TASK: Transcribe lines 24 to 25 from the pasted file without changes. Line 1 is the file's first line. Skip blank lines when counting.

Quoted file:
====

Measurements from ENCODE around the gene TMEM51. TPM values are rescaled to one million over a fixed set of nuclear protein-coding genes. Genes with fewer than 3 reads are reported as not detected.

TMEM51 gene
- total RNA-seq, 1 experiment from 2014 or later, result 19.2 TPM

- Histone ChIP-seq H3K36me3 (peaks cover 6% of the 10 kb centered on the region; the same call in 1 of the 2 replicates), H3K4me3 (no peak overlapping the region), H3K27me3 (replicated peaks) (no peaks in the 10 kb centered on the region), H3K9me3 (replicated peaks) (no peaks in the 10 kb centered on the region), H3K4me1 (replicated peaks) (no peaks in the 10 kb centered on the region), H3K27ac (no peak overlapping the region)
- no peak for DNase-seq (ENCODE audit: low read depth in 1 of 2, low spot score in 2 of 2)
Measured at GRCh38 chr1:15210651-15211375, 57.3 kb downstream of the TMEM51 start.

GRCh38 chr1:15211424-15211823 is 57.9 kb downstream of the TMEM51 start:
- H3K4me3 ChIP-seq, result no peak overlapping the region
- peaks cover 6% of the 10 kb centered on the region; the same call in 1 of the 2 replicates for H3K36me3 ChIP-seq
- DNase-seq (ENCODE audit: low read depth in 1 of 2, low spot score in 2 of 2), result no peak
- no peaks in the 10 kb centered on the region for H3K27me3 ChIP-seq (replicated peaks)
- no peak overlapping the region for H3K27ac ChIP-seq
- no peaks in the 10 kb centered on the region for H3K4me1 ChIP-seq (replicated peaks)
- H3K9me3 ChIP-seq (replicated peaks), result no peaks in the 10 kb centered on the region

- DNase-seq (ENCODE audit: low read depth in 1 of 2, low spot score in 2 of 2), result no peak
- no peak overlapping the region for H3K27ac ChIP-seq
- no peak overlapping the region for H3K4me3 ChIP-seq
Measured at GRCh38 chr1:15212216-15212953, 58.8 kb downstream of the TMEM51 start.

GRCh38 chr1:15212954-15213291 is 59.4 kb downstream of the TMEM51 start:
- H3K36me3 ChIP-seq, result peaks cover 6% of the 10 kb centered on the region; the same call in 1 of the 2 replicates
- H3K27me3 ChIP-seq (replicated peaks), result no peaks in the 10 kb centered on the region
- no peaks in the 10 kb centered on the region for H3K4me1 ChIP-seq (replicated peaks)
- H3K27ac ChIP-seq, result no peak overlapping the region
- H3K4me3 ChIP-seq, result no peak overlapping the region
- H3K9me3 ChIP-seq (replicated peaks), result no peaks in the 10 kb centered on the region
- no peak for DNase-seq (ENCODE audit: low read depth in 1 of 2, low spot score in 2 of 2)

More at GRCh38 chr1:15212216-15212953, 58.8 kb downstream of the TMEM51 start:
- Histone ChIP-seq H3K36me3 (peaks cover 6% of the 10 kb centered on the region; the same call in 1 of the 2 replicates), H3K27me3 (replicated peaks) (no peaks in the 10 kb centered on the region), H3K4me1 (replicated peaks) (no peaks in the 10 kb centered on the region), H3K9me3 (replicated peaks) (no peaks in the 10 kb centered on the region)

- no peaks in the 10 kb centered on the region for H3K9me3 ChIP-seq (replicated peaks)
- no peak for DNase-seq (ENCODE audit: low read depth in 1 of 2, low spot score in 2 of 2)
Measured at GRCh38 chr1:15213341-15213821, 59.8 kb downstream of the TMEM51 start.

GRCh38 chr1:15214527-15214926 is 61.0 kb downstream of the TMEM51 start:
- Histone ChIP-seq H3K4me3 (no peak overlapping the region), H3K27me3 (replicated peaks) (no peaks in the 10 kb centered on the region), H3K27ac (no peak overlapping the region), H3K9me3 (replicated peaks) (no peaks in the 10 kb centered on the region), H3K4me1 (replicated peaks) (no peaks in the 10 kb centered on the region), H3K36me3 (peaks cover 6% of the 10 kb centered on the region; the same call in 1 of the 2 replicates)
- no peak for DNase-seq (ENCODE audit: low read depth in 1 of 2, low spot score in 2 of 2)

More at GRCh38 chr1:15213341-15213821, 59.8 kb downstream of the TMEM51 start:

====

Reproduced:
- H3K4me3 ChIP-seq, result no peak overlapping the region
- H3K9me3 ChIP-seq (replicated peaks), result no peaks in the 10 kb centered on the region